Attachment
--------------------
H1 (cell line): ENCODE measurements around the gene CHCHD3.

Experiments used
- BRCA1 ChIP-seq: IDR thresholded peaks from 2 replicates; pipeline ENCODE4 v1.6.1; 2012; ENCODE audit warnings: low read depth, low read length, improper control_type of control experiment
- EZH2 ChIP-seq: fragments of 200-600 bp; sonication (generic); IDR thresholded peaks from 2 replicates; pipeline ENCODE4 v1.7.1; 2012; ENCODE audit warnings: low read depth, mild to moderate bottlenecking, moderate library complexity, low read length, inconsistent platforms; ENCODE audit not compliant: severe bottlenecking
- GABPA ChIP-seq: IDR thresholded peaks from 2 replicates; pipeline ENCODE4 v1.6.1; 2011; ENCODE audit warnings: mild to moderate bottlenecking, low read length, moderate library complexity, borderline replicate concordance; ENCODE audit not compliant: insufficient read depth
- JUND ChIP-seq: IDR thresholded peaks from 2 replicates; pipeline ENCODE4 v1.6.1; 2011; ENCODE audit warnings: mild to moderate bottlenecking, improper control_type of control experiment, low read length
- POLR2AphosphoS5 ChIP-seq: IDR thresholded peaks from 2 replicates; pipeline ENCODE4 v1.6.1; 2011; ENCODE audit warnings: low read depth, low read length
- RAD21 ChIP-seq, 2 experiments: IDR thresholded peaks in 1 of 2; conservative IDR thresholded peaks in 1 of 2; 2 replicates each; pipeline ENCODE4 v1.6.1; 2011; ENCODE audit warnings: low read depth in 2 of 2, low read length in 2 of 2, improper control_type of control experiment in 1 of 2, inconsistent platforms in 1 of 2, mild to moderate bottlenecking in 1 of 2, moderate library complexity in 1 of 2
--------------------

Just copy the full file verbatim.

H1 (cell line): ENCODE measurements around the gene CHCHD3.

Experiments used
- BRCA1 ChIP-seq: IDR thresholded peaks from 2 replicates; pipeline ENCODE4 v1.6.1; 2012; ENCODE audit warnings: low read depth, low read length, improper control_type of control experiment
- EZH2 ChIP-seq: fragments of 200-600 bp; sonication (generic); IDR thresholded peaks from 2 replicates; pipeline ENCODE4 v1.7.1; 2012; ENCODE audit warnings: low read depth, mild to moderate bottlenecking, moderate library complexity, low read length, inconsistent platforms; ENCODE audit not compliant: severe bottlenecking
- GABPA ChIP-seq: IDR thresholded peaks from 2 replicates; pipeline ENCODE4 v1.6.1; 2011; ENCODE audit warnings: mild to moderate bottlenecking, low read length, moderate library complexity, borderline replicate concordance; ENCODE audit not compliant: insufficient read depth
- JUND ChIP-seq: IDR thresholded peaks from 2 replicates; pipeline ENCODE4 v1.6.1; 2011; ENCODE audit warnings: mild to moderate bottlenecking, improper control_type of control experiment, low read length
- POLR2AphosphoS5 ChIP-seq: IDR thresholded peaks from 2 replicates; pipeline ENCODE4 v1.6.1; 2011; ENCODE audit warnings: low read depth, low read length
- RAD21 ChIP-seq, 2 experiments: IDR thresholded peaks in 1 of 2; conservative IDR thresholded peaks in 1 of 2; 2 replicates each; pipeline ENCODE4 v1.6.1; 2011; ENCODE audit warnings: low read depth in 2 of 2, low read length in 2 of 2, improper control_type of control experiment in 1 of 2, inconsistent platforms in 1 of 2, mild to moderate bottlenecking in 1 of 2, moderate library complexity in 1 of 2